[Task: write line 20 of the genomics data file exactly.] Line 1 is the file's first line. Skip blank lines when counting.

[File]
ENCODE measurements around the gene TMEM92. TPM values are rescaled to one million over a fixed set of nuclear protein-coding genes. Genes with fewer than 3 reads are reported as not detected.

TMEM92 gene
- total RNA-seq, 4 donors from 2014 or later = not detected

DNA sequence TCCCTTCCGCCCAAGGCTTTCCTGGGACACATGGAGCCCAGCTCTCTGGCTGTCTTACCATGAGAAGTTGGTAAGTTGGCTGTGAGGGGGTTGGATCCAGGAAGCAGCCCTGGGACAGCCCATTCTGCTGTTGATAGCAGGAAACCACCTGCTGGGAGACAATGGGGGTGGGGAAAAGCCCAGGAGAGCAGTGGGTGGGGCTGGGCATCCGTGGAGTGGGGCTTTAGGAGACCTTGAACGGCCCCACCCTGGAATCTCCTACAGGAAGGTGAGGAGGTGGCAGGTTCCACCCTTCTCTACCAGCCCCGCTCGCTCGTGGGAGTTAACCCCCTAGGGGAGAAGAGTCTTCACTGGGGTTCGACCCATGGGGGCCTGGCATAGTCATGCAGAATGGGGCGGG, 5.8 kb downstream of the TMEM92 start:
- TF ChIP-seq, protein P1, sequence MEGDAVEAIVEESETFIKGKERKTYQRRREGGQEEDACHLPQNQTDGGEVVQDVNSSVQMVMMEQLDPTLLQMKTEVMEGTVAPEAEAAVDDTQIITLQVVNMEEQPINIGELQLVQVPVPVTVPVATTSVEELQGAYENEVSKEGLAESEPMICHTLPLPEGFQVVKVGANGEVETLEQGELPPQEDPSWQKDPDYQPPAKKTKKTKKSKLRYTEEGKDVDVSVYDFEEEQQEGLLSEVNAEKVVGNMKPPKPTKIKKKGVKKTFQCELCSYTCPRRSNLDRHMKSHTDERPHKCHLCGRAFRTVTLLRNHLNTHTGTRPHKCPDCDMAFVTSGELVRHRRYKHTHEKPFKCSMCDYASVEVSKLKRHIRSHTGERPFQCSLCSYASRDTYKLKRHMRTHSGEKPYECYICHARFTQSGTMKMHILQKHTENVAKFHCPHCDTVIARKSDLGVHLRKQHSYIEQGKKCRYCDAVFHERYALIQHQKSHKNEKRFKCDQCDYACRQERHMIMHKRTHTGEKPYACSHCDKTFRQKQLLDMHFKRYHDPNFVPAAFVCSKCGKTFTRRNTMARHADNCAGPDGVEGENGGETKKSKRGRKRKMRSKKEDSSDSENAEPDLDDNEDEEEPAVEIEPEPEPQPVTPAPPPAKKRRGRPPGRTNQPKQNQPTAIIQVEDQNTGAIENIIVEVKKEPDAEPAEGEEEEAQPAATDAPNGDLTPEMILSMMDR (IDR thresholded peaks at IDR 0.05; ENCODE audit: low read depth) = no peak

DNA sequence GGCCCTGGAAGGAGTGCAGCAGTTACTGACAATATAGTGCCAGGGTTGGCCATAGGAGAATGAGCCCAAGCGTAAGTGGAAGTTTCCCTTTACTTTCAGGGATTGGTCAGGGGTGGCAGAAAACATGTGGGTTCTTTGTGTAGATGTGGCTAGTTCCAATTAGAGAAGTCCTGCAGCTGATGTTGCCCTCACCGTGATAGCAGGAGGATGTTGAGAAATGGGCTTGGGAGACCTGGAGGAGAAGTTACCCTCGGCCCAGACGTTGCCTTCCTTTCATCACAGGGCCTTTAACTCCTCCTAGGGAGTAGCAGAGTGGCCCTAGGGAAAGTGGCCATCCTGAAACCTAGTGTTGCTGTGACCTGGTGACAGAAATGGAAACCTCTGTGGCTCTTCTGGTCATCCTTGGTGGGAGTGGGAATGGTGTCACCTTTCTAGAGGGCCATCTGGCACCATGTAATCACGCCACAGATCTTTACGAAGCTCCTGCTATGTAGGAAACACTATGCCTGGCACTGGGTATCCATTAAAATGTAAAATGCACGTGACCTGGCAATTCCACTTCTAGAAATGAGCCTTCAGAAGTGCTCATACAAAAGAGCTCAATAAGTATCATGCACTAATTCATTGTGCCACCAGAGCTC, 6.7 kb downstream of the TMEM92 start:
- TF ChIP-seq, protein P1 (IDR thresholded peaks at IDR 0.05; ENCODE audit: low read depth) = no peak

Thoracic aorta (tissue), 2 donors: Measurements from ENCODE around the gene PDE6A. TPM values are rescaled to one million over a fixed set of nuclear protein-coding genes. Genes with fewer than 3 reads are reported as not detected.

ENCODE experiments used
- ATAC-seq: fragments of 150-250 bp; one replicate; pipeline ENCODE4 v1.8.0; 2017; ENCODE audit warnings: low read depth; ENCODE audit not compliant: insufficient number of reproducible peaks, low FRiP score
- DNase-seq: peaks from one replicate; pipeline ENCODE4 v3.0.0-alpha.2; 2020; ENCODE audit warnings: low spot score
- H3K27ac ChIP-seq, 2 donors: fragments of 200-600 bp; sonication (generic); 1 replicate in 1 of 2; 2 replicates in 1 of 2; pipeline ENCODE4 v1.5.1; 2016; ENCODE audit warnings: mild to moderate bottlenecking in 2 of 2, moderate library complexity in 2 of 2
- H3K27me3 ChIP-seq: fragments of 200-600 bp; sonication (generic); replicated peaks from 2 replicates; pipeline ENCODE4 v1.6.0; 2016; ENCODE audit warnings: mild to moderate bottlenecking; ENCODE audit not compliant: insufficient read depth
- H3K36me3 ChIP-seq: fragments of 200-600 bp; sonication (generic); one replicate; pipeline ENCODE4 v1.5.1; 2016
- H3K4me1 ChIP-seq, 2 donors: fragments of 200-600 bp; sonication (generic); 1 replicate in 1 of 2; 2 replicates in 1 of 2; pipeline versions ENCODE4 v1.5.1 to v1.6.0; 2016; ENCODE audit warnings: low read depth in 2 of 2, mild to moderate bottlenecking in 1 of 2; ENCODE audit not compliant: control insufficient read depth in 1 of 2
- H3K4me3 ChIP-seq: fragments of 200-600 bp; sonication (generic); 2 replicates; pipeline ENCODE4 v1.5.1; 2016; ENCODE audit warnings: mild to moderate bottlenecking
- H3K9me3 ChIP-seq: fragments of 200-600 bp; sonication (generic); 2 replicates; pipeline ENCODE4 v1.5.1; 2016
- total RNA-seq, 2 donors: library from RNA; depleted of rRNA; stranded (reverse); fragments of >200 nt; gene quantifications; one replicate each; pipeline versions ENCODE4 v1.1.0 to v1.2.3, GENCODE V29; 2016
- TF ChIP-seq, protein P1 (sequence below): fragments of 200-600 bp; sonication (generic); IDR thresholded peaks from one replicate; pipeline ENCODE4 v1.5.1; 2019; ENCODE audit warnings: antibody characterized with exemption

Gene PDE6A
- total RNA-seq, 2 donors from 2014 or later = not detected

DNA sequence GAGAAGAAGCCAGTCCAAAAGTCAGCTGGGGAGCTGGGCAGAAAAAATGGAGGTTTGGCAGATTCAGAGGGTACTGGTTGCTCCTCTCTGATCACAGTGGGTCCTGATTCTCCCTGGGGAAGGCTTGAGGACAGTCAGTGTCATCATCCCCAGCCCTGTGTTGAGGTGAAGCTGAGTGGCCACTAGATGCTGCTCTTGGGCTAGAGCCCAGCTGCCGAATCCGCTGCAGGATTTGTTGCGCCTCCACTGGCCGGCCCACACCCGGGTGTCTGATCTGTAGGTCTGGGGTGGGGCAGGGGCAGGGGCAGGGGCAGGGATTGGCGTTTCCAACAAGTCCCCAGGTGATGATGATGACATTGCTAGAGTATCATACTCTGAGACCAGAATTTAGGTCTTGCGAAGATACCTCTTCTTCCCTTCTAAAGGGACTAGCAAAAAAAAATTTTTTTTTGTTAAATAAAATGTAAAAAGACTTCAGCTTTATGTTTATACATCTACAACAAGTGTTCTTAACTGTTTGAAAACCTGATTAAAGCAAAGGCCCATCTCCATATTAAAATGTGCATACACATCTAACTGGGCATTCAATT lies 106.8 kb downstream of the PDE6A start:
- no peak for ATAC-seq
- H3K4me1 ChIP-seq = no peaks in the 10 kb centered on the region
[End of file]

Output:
Gene PDE6A